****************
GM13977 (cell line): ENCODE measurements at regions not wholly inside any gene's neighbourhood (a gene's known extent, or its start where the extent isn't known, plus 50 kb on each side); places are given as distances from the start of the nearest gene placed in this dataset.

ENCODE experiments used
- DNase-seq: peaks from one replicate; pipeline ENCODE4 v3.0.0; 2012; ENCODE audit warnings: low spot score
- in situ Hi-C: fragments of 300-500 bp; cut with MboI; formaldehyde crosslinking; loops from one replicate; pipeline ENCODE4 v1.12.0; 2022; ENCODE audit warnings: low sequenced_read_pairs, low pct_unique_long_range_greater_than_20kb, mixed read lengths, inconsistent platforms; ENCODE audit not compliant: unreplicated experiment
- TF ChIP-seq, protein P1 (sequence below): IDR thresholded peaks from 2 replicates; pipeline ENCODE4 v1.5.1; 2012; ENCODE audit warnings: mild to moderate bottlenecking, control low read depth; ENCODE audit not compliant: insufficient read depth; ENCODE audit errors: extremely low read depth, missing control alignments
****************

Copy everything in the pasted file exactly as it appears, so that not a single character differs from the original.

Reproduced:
GM13977 (cell line): ENCODE measurements at regions not wholly inside any gene's neighbourhood (a gene's known extent, or its start where the extent isn't known, plus 50 kb on each side); places are given as distances from the start of the nearest gene placed in this dataset.

ENCODE experiments used
- DNase-seq: peaks from one replicate; pipeline ENCODE4 v3.0.0; 2012; ENCODE audit warnings: low spot score
- in situ Hi-C: fragments of 300-500 bp; cut with MboI; formaldehyde crosslinking; loops from one replicate; pipeline ENCODE4 v1.12.0; 2022; ENCODE audit warnings: low sequenced_read_pairs, low pct_unique_long_range_greater_than_20kb, mixed read lengths, inconsistent platforms; ENCODE audit not compliant: unreplicated experiment
- TF ChIP-seq, protein P1 (sequence below): IDR thresholded peaks from 2 replicates; pipeline ENCODE4 v1.5.1; 2012; ENCODE audit warnings: mild to moderate bottlenecking, control low read depth; ENCODE audit not compliant: insufficient read depth; ENCODE audit errors: extremely low read depth, missing control alignments